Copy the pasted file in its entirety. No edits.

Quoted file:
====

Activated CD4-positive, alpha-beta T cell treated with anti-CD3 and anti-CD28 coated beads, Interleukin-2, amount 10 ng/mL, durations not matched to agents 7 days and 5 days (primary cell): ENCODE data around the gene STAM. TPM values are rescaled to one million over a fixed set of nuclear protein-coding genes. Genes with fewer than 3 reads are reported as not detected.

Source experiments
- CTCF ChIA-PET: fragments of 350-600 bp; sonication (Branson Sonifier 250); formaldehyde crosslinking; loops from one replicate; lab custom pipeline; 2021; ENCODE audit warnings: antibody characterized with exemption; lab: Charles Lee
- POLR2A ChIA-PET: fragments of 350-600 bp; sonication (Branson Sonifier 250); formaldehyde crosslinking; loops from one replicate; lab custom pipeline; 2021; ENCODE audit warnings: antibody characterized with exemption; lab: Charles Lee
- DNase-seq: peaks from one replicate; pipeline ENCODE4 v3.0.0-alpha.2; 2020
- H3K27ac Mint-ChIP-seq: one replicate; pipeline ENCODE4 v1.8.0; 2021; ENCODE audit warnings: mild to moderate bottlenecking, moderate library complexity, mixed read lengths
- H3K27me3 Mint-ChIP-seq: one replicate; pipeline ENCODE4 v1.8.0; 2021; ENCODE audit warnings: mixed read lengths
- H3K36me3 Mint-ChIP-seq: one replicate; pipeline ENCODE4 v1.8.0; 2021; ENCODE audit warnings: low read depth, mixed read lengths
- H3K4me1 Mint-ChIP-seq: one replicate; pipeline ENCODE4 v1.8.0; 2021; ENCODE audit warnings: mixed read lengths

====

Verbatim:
Activated CD4-positive, alpha-beta T cell treated with anti-CD3 and anti-CD28 coated beads, Interleukin-2, amount 10 ng/mL, durations not matched to agents 7 days and 5 days (primary cell): ENCODE data around the gene STAM. TPM values are rescaled to one million over a fixed set of nuclear protein-coding genes. Genes with fewer than 3 reads are reported as not detected.

Source experiments
- CTCF ChIA-PET: fragments of 350-600 bp; sonication (Branson Sonifier 250); formaldehyde crosslinking; loops from one replicate; lab custom pipeline; 2021; ENCODE audit warnings: antibody characterized with exemption; lab: Charles Lee
- POLR2A ChIA-PET: fragments of 350-600 bp; sonication (Branson Sonifier 250); formaldehyde crosslinking; loops from one replicate; lab custom pipeline; 2021; ENCODE audit warnings: antibody characterized with exemption; lab: Charles Lee
- DNase-seq: peaks from one replicate; pipeline ENCODE4 v3.0.0-alpha.2; 2020
- H3K27ac Mint-ChIP-seq: one replicate; pipeline ENCODE4 v1.8.0; 2021; ENCODE audit warnings: mild to moderate bottlenecking, moderate library complexity, mixed read lengths
- H3K27me3 Mint-ChIP-seq: one replicate; pipeline ENCODE4 v1.8.0; 2021; ENCODE audit warnings: mixed read lengths
- H3K36me3 Mint-ChIP-seq: one replicate; pipeline ENCODE4 v1.8.0; 2021; ENCODE audit warnings: low read depth, mixed read lengths
- H3K4me1 Mint-ChIP-seq: one replicate; pipeline ENCODE4 v1.8.0; 2021; ENCODE audit warnings: mixed read lengths